On snubbing proximal intentions

Philosophical Studies:1-21 (forthcoming)

Authors
Alfred Mele
Florida State University
Abstract
In the simplest case, a proximal intention is an intention one has now to do something now. Recently, some philosophers have argued that proximal intentions do much less work than they are sometimes regarded as doing. This article rebuts these arguments, explains why the concept of proximal intentions is important for some scientific work on intentional action, and sketches an empirical approach to identifying proximal intentions. Ordinary usage of “intend” and the place of intention in folk psychology and scientific psychology are discussed.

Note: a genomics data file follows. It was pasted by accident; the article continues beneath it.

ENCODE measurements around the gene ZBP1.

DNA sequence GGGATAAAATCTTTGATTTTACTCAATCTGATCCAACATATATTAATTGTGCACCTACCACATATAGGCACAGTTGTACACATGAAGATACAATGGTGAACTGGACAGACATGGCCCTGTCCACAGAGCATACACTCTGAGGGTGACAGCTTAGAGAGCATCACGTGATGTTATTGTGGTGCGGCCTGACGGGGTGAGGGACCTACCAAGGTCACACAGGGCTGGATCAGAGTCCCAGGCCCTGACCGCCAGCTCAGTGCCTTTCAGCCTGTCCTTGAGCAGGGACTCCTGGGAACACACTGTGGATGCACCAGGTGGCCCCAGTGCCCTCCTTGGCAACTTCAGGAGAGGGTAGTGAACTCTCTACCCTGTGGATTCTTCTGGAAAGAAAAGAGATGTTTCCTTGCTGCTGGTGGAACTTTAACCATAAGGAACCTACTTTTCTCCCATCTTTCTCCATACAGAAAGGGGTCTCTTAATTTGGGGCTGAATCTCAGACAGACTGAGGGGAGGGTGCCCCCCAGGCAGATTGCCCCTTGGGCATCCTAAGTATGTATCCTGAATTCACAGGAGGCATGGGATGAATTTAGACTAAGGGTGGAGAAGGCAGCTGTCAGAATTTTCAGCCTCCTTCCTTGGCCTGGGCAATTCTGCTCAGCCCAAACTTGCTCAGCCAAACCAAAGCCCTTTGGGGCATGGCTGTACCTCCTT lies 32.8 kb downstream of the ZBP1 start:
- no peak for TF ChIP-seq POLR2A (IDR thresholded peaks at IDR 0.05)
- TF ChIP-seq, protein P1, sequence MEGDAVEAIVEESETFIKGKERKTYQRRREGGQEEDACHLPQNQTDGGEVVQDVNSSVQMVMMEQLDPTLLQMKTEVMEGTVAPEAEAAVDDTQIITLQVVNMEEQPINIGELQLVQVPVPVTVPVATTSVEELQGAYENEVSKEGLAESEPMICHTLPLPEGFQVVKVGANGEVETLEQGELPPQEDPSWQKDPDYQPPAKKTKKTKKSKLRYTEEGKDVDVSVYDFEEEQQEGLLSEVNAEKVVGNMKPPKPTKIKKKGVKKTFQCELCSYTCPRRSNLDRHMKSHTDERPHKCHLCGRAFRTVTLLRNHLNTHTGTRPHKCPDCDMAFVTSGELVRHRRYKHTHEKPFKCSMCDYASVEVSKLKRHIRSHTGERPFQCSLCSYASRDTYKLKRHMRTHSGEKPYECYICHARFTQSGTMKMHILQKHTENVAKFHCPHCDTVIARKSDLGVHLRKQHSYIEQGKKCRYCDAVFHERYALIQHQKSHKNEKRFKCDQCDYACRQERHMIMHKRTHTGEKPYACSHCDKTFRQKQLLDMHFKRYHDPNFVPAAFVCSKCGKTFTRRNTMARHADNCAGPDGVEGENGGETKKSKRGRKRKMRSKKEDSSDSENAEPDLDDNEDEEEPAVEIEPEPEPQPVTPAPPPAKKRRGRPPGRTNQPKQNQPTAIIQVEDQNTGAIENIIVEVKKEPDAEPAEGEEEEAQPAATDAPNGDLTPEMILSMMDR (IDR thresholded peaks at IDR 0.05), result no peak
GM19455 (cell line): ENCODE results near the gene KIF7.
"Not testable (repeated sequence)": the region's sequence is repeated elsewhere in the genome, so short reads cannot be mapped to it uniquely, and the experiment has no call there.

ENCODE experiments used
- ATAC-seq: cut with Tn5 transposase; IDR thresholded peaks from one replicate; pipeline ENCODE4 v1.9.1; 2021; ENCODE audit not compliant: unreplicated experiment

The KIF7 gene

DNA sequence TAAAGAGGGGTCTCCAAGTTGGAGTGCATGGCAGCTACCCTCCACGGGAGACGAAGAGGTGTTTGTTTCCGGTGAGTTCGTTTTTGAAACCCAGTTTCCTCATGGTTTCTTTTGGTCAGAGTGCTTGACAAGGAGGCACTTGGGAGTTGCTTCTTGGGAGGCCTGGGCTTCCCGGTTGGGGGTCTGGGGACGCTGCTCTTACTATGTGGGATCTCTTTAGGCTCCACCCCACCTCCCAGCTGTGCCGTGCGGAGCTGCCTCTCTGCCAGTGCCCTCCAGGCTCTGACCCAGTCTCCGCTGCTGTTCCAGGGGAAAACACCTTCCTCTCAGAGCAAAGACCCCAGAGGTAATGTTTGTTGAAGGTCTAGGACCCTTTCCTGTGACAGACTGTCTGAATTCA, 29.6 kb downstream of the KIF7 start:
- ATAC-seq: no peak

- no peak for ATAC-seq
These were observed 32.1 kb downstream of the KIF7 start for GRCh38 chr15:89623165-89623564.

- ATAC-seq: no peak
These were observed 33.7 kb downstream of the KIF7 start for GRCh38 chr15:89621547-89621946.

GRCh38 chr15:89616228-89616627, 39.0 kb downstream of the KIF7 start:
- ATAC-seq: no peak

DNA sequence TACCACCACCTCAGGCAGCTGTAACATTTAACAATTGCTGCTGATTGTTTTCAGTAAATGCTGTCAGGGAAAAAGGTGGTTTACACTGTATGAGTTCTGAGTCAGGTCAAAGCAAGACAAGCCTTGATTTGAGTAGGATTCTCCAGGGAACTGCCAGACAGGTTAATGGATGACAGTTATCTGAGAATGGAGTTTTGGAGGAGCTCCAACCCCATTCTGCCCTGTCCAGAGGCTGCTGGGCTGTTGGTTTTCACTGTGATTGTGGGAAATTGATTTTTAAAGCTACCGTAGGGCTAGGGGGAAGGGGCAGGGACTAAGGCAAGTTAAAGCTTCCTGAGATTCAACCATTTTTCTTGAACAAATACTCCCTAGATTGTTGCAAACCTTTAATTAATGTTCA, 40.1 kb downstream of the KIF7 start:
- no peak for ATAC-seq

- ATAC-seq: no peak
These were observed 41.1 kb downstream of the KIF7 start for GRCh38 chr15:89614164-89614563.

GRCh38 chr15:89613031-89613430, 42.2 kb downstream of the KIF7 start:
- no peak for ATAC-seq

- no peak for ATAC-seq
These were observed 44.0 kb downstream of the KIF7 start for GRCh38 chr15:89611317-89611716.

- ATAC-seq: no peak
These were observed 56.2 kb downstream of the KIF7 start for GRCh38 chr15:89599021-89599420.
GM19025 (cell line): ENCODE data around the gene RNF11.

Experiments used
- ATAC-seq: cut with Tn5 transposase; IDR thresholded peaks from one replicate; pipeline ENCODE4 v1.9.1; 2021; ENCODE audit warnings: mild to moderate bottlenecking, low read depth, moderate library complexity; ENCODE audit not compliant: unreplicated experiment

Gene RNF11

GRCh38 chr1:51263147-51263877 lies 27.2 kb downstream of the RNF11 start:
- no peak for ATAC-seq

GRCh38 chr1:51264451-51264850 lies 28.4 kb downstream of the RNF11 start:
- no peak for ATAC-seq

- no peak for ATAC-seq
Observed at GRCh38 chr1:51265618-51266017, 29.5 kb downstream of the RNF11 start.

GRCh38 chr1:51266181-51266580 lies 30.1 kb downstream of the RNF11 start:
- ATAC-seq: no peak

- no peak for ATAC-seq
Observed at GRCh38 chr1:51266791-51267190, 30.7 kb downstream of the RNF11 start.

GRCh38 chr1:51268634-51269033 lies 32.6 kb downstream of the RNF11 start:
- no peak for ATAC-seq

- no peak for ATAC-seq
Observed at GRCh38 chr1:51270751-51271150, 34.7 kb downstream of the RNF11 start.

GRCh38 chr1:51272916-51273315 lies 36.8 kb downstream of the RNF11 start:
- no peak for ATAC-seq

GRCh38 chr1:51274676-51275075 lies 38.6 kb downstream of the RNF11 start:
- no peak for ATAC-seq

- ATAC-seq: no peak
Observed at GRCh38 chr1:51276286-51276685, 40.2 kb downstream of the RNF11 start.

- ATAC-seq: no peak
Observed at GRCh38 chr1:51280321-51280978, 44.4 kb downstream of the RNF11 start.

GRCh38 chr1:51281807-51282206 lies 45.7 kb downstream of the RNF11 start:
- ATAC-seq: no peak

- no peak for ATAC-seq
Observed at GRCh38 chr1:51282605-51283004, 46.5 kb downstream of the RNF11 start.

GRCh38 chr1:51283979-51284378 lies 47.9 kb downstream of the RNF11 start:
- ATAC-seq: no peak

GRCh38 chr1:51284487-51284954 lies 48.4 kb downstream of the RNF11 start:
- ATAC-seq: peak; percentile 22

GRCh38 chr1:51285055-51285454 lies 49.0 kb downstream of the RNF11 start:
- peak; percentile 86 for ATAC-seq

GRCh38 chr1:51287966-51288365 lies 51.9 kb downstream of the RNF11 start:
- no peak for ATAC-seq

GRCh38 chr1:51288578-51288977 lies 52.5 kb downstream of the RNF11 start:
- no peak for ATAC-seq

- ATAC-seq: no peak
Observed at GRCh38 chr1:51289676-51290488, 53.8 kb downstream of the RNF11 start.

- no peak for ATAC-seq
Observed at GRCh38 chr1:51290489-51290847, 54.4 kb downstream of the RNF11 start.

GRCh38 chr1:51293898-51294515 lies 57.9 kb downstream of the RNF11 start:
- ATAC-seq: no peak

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DOI 10.1007/s11098-018-1153-0
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References found in this work BETA

Persisting Intentions.Alfred R. Mele - 2007 - Noûs 41 (4):735–757.
Choking and The Yips.David Papineau - 2015 - Phenomenology and the Cognitive Sciences 14 (2):295-308.

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